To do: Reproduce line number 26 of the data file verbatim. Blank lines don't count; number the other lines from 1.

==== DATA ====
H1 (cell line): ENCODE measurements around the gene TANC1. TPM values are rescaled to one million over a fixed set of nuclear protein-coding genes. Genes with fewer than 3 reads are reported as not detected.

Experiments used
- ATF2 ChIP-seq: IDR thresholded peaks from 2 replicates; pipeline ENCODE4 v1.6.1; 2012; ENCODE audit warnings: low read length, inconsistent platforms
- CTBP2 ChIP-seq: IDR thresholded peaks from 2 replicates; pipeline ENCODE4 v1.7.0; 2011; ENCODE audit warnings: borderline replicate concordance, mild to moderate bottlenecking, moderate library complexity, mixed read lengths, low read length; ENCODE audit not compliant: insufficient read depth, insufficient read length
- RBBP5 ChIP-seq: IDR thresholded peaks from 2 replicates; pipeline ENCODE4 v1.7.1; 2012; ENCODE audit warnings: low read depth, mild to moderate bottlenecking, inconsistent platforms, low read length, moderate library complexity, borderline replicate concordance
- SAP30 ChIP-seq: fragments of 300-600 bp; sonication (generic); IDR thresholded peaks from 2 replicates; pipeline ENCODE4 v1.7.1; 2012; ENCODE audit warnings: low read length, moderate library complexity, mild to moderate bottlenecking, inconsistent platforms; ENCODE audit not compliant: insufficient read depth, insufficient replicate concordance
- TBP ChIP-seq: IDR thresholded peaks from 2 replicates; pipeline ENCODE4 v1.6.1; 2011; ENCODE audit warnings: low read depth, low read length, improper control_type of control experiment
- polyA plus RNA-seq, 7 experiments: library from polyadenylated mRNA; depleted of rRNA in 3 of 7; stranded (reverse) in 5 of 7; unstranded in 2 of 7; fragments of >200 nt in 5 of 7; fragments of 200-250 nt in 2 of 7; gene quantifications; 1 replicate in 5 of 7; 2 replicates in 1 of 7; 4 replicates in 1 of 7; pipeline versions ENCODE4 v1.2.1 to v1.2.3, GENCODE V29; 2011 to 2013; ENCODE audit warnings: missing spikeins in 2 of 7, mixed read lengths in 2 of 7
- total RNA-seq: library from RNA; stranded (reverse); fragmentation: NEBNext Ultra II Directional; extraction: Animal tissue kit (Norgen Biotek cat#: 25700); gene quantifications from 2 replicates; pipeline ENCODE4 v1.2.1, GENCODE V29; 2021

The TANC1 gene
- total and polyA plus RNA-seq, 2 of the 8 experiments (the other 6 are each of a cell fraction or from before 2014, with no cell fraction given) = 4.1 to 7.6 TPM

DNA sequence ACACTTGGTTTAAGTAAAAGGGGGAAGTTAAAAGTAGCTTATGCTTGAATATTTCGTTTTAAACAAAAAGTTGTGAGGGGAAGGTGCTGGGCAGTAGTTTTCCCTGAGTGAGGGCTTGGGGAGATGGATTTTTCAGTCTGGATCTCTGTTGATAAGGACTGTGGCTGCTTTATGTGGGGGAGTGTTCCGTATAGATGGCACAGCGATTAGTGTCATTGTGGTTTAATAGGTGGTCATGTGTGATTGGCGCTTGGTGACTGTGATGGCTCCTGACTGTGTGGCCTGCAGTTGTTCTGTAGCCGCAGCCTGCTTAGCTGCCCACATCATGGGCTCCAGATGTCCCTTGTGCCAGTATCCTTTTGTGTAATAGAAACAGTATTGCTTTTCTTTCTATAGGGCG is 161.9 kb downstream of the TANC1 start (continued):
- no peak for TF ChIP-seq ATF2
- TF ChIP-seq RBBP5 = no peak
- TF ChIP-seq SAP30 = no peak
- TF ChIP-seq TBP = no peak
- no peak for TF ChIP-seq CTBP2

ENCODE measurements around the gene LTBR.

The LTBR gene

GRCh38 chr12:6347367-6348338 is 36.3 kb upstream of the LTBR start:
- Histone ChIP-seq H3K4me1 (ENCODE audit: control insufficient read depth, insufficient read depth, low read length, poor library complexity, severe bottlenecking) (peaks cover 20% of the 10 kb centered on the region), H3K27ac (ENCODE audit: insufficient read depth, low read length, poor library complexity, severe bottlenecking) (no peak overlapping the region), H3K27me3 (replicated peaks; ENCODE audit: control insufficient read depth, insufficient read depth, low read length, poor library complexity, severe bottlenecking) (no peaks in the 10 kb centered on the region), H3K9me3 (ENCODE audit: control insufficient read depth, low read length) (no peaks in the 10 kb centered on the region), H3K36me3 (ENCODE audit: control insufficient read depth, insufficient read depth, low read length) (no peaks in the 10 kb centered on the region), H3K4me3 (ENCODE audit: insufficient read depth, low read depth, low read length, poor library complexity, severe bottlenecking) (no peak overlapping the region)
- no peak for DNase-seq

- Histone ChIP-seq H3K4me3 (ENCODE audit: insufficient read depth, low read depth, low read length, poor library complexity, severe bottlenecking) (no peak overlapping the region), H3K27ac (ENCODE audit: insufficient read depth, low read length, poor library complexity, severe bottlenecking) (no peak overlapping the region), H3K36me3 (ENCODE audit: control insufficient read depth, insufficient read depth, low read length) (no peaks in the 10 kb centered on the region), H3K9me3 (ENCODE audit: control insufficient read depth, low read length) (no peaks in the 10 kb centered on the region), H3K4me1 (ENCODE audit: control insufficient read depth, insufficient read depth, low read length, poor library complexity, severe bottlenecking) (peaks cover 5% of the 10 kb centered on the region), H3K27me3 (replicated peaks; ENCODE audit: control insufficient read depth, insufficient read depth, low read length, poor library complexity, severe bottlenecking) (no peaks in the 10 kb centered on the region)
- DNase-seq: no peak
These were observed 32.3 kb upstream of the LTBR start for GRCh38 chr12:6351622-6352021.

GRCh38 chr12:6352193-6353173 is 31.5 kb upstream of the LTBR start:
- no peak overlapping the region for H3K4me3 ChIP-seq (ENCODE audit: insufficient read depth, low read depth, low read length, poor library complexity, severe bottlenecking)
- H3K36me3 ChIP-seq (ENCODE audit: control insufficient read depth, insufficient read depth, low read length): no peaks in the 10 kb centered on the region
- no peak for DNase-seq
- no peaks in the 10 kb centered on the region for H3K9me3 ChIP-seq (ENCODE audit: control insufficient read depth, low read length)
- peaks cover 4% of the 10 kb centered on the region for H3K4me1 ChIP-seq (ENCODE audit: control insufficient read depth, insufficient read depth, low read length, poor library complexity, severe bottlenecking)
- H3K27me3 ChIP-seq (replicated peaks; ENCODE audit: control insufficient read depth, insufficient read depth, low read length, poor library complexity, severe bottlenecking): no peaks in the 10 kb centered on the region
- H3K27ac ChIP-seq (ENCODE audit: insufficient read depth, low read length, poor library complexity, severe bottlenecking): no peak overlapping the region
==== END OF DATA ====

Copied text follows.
GRCh38 chr12:6352193-6353173 is 31.5 kb upstream of the LTBR start: